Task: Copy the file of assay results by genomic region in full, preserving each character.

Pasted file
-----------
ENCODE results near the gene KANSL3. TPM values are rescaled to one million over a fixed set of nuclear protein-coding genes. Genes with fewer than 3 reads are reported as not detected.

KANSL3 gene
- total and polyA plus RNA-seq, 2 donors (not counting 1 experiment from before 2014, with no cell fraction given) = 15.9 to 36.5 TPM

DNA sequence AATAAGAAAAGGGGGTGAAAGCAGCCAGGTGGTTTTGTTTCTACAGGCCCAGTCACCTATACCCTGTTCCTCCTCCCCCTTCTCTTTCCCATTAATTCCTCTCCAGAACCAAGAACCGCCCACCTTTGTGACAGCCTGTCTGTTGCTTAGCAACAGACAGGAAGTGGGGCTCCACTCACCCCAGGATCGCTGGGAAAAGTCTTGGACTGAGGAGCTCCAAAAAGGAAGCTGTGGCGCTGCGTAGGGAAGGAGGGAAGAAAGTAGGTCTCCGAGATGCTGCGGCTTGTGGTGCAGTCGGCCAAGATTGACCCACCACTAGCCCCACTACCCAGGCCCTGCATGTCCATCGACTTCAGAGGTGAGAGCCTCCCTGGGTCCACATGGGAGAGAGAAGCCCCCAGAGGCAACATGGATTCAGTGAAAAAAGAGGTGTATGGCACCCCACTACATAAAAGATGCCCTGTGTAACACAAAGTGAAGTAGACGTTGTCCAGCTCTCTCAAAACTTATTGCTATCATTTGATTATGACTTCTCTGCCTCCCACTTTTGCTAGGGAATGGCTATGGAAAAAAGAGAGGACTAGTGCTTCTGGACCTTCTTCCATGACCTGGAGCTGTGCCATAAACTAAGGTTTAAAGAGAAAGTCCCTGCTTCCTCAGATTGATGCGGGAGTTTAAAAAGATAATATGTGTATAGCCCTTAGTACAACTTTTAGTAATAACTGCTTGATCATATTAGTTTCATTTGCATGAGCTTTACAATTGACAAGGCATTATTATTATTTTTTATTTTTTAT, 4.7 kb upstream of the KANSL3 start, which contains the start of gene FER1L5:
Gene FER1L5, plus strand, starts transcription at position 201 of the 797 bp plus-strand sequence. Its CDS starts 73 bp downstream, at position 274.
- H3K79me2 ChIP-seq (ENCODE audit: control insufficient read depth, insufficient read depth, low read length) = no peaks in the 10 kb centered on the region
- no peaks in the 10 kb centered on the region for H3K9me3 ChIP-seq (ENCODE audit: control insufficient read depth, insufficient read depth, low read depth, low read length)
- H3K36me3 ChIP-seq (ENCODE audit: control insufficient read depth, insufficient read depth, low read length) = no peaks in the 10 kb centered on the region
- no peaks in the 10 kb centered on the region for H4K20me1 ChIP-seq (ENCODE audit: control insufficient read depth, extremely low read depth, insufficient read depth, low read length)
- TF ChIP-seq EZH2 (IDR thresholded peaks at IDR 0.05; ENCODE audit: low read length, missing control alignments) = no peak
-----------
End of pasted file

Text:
ENCODE results near the gene KANSL3. TPM values are rescaled to one million over a fixed set of nuclear protein-coding genes. Genes with fewer than 3 reads are reported as not detected.

KANSL3 gene
- total and polyA plus RNA-seq, 2 donors (not counting 1 experiment from before 2014, with no cell fraction given) = 15.9 to 36.5 TPM

DNA sequence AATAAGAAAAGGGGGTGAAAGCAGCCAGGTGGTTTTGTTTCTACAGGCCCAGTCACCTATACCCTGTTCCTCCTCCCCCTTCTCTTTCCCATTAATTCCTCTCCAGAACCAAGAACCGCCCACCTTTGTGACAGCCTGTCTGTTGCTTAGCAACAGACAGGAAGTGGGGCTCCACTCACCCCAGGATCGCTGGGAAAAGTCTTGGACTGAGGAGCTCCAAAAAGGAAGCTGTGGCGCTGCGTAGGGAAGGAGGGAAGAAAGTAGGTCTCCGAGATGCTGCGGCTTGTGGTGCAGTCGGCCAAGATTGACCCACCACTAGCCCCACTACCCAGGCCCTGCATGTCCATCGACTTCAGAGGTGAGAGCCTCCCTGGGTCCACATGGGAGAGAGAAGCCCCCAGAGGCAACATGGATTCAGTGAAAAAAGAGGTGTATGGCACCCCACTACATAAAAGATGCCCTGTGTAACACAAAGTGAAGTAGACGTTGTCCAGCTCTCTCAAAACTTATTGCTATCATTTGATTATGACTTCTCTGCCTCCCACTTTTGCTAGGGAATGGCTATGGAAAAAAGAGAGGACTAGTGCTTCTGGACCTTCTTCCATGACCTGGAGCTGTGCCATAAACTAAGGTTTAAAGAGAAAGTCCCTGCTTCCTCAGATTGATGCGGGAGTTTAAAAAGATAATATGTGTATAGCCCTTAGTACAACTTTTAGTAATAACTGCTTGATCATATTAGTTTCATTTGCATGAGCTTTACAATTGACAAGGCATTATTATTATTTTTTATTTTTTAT, 4.7 kb upstream of the KANSL3 start, which contains the start of gene FER1L5:
Gene FER1L5, plus strand, starts transcription at position 201 of the 797 bp plus-strand sequence. Its CDS starts 73 bp downstream, at position 274.
- H3K79me2 ChIP-seq (ENCODE audit: control insufficient read depth, insufficient read depth, low read length) = no peaks in the 10 kb centered on the region
- no peaks in the 10 kb centered on the region for H3K9me3 ChIP-seq (ENCODE audit: control insufficient read depth, insufficient read depth, low read depth, low read length)
- H3K36me3 ChIP-seq (ENCODE audit: control insufficient read depth, insufficient read depth, low read length) = no peaks in the 10 kb centered on the region
- no peaks in the 10 kb centered on the region for H4K20me1 ChIP-seq (ENCODE audit: control insufficient read depth, extremely low read depth, insufficient read depth, low read length)
- TF ChIP-seq EZH2 (IDR thresholded peaks at IDR 0.05; ENCODE audit: low read length, missing control alignments) = no peak